History | Symbols | Interesting Facts | Famous People
The Winnebago, Menominee, and
Dakota Indians lived in Wisconsin when the first French explorer arrived
in 1634. Jean Nicolet
landed along the shore of Green Bay while striving to reach China from
French Canada. Fur traders and missionaries arrived about 25 years later.
The French and Indian Wars
(1689-1763) were fought between France and Great Britain for claim to
American land. In 1763, Britain received all French territory east of the
Mississippi River, including Wisconsin.
In 1774, the Quebec Act gave the Wisconsin region to Quebec.
This along with restricted trade and rising taxes caused the
American Revolutionary War. At
the end of this war in 1783, all territory east of the Mississippi and
south of the Great Lakes became the United States of America.
Miners began settling
southwestern Wisconsin after the discovery of lead ore during the 1820s.
Native Americans fought to keep their lands in a series of
battles called the Black Hawk War of 1832.
When the war ended, only about 150 Indians remained. Without the threat of Indian raids, thousands of settlers
moved into Wisconsin. On
May 29, 1848, Wisconsin became the 30th state of the Union.
In 1854, Congress passed the
Kansas-Nebraska Act. This
act allowed settlers of the two states to decide the question of slavery
in their state. Many Wisconsinites opposed slavery and held a meeting
to protest the possibility of slavery within the new states. This meeting in Ripon, led to the foundation of the
Several men from Wisconsin
fought for the Union during the Civil War.
After the war ended in 1865, slavery was completely abolished.
In 1871, disaster hit northeastern Wisconsin.
The Peshtigo forest fire killed about 1,200 people, completely
destroying the town of Peshtigo and part of Michigan.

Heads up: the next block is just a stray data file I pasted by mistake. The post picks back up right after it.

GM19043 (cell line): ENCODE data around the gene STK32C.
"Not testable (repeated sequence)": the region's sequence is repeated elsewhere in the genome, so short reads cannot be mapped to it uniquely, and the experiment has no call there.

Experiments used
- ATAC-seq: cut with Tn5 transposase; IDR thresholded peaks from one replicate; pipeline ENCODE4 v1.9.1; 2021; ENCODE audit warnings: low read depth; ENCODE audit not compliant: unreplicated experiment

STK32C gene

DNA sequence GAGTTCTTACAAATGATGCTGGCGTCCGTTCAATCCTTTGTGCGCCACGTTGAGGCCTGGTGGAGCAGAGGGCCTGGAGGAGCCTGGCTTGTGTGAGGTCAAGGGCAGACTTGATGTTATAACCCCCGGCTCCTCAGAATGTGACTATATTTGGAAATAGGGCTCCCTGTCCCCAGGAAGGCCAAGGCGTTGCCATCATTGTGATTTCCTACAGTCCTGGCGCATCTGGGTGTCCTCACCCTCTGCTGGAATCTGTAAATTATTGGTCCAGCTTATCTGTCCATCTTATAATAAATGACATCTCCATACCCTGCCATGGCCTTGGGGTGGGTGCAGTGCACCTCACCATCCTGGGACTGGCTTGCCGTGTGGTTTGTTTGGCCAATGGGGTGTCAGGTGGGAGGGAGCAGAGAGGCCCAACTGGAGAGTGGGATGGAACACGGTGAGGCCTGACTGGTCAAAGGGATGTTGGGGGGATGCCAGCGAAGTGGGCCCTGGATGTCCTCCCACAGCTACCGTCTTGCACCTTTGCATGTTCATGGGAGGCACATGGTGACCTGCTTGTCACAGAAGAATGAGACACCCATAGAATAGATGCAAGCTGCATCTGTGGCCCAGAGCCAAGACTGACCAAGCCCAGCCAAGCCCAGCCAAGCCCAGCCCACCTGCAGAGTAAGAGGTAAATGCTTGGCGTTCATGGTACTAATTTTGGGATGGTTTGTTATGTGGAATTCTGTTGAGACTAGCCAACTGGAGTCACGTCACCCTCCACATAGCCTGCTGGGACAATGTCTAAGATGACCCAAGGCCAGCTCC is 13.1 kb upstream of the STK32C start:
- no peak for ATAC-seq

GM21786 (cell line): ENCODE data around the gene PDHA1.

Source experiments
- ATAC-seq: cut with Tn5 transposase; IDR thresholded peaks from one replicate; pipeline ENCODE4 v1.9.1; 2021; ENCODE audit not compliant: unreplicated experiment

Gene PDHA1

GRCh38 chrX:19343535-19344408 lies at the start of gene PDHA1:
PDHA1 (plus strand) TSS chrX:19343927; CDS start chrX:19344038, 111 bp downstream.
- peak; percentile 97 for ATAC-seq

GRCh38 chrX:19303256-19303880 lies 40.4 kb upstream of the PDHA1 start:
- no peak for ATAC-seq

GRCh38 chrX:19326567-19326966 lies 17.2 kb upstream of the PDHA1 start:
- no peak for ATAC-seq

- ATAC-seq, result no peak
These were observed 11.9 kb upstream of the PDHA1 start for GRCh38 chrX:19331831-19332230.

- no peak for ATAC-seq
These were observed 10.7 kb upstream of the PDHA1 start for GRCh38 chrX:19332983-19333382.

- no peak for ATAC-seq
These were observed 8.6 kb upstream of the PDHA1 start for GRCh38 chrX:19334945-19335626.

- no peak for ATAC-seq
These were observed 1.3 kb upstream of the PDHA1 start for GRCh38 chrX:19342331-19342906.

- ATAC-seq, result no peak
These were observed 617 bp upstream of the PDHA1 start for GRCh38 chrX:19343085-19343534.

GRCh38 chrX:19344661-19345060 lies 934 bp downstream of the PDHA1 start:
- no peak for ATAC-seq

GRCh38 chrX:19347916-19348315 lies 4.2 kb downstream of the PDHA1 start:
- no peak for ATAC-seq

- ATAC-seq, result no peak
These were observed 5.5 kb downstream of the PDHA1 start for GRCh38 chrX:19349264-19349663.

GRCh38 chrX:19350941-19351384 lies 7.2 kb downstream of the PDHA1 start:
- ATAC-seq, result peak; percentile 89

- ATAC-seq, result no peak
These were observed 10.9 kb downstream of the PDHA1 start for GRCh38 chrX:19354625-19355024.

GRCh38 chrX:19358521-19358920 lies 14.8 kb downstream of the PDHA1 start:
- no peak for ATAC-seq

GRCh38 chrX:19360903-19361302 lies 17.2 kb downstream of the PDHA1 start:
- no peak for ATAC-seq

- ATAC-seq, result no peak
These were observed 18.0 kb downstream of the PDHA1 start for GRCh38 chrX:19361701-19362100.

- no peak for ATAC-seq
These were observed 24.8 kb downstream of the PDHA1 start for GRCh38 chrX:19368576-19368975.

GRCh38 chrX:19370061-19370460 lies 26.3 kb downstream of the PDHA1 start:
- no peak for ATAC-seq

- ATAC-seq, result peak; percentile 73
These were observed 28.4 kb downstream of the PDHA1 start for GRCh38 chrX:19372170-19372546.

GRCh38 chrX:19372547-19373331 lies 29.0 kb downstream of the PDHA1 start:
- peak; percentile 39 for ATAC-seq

By the early 1900s, the lumber industry flourished in Wisconsin. New companies opened in the state, creating furniture, wagons, and paper products. Robert M. La Follette was chosen governor and formed a new political party, the Progressive Party. He helped to set a minimum wage and state pensions for workers. He also adopted regulation of railroad rates and services.
Philip F. La Follette, son to
Robert, became governor during the Great Depression (1929-1939).
He helped create jobs by expanding roads throughout the state.
Wisconsin became the first state to pay unemployment during this
During the mid-1900s,
Wisconsin’s economy shifted importance from agriculture to
manufacturing. Farm prices
rose while dairy products decreased in demand.
Many lost their jobs as dairy farms and cheese factories closed.
New improved farm equipment also replaced many workers who left
to find work in the cities.
During the 1960s, money needed
for education and state programs such as welfare brought an increase in
state taxes, and the first sales tax in Wisconsin.
New state legislature passed laws establishing possible fines and
imprisonment for misconduct on school campuses.